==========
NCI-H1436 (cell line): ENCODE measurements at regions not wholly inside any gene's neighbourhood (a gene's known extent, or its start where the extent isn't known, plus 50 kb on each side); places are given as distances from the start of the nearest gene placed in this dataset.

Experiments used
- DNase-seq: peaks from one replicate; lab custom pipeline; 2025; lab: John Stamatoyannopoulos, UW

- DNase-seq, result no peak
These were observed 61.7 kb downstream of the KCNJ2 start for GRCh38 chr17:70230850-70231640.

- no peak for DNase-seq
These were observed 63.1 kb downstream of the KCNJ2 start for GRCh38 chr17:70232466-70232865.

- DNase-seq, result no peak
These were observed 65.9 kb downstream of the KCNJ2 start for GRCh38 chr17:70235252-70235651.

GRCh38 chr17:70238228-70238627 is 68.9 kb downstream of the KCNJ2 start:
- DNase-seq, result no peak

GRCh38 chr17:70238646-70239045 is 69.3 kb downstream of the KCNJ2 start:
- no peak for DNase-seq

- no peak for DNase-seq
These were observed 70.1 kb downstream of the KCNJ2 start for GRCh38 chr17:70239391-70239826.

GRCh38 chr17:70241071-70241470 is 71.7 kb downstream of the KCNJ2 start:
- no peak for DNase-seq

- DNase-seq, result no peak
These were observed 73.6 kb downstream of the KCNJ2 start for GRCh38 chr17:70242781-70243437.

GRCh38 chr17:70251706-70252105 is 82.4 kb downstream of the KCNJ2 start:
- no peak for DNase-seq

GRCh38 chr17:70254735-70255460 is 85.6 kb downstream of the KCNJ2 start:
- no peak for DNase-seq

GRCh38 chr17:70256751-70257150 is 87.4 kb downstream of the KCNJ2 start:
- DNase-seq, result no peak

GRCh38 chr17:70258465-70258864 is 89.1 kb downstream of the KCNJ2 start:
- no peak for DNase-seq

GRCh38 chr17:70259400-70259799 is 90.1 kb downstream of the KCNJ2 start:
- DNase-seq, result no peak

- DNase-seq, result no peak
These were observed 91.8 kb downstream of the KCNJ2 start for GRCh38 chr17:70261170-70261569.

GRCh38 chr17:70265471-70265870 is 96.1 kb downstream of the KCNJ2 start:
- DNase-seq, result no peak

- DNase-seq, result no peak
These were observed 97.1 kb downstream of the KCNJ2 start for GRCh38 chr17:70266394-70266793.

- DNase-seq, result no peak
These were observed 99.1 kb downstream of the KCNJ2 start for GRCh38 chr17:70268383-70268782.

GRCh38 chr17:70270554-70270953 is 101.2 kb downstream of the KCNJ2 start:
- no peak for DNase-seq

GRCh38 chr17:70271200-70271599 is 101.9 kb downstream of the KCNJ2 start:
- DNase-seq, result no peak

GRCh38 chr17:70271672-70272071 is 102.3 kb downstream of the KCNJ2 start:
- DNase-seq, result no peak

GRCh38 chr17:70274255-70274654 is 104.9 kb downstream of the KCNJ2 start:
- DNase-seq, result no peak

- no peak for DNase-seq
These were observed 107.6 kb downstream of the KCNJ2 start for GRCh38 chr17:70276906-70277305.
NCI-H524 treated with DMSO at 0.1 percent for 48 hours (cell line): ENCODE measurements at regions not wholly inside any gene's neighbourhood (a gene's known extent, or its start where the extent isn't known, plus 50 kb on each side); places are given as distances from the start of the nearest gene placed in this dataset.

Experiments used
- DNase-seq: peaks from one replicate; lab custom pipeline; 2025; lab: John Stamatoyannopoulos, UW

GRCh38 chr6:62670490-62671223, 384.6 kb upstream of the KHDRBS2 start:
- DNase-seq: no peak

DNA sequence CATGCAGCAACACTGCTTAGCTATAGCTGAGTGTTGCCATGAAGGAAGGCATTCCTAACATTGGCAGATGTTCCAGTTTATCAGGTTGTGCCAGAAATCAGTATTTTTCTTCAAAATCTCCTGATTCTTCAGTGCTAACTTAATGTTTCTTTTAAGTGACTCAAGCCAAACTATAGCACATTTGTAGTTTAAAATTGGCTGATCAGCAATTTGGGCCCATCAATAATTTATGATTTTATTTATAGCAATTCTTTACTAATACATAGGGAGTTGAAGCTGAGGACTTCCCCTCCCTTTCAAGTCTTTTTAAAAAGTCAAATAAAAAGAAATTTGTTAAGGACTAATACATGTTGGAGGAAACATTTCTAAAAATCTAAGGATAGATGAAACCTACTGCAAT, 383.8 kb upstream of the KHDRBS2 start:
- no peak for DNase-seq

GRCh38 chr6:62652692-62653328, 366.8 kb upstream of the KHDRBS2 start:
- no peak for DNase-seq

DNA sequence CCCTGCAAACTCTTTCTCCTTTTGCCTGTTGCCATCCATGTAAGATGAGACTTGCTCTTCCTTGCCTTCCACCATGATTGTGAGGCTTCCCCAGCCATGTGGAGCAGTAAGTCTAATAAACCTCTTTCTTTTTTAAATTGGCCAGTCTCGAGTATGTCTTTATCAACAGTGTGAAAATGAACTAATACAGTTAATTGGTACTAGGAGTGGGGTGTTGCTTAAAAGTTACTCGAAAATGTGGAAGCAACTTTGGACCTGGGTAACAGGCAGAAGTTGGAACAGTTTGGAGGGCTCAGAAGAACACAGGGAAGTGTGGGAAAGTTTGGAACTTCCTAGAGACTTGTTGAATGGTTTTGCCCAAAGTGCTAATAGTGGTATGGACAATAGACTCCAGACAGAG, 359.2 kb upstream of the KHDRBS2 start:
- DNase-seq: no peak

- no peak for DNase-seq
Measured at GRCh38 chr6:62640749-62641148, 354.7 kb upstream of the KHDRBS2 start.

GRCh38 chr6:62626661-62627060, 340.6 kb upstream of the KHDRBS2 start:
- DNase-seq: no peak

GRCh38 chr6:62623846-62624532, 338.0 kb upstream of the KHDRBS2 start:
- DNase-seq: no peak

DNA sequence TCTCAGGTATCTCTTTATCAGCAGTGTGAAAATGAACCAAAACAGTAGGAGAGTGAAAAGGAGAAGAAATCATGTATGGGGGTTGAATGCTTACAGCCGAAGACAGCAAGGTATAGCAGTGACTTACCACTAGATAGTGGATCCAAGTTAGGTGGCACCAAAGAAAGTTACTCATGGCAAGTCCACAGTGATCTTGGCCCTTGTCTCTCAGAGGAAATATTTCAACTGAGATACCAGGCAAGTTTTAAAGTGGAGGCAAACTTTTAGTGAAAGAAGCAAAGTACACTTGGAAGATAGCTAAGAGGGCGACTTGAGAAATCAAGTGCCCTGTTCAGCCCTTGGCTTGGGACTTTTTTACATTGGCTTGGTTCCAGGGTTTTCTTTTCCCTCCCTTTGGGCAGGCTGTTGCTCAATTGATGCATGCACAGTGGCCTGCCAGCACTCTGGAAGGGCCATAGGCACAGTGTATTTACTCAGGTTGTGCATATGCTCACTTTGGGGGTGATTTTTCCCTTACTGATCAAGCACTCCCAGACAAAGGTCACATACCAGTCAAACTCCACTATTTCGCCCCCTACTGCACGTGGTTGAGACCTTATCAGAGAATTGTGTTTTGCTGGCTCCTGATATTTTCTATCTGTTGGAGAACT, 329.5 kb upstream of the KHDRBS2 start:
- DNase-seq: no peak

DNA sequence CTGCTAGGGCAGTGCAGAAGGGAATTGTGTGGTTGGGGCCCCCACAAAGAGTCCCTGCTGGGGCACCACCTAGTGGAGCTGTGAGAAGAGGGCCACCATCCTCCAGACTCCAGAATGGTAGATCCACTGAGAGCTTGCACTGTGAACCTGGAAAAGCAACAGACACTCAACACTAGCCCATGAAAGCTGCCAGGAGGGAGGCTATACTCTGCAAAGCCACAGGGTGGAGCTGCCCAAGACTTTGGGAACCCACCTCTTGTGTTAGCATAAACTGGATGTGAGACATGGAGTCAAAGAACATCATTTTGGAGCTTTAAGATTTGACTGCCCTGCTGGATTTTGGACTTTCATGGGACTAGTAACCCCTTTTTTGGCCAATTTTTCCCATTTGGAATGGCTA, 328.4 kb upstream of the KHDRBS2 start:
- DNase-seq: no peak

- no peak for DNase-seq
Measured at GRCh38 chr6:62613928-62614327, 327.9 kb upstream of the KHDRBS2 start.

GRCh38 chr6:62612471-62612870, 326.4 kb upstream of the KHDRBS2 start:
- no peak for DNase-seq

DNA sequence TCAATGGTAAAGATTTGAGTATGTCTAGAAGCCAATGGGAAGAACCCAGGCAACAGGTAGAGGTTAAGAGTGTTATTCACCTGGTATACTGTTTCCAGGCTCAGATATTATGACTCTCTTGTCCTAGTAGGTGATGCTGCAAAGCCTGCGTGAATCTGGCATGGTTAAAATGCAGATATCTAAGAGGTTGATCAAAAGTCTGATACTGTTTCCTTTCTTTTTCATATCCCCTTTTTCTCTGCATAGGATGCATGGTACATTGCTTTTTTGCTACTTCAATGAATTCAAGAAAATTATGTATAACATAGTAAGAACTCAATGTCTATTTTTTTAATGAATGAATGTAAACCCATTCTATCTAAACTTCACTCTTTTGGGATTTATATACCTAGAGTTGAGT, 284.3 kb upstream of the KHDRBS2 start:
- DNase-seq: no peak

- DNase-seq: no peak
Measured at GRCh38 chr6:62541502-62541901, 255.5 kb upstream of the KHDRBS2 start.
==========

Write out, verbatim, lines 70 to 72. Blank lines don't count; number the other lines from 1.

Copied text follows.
Measured at GRCh38 chr6:62613928-62614327, 327.9 kb upstream of the KHDRBS2 start.

GRCh38 chr6:62612471-62612870, 326.4 kb upstream of the KHDRBS2 start:
- no peak for DNase-seq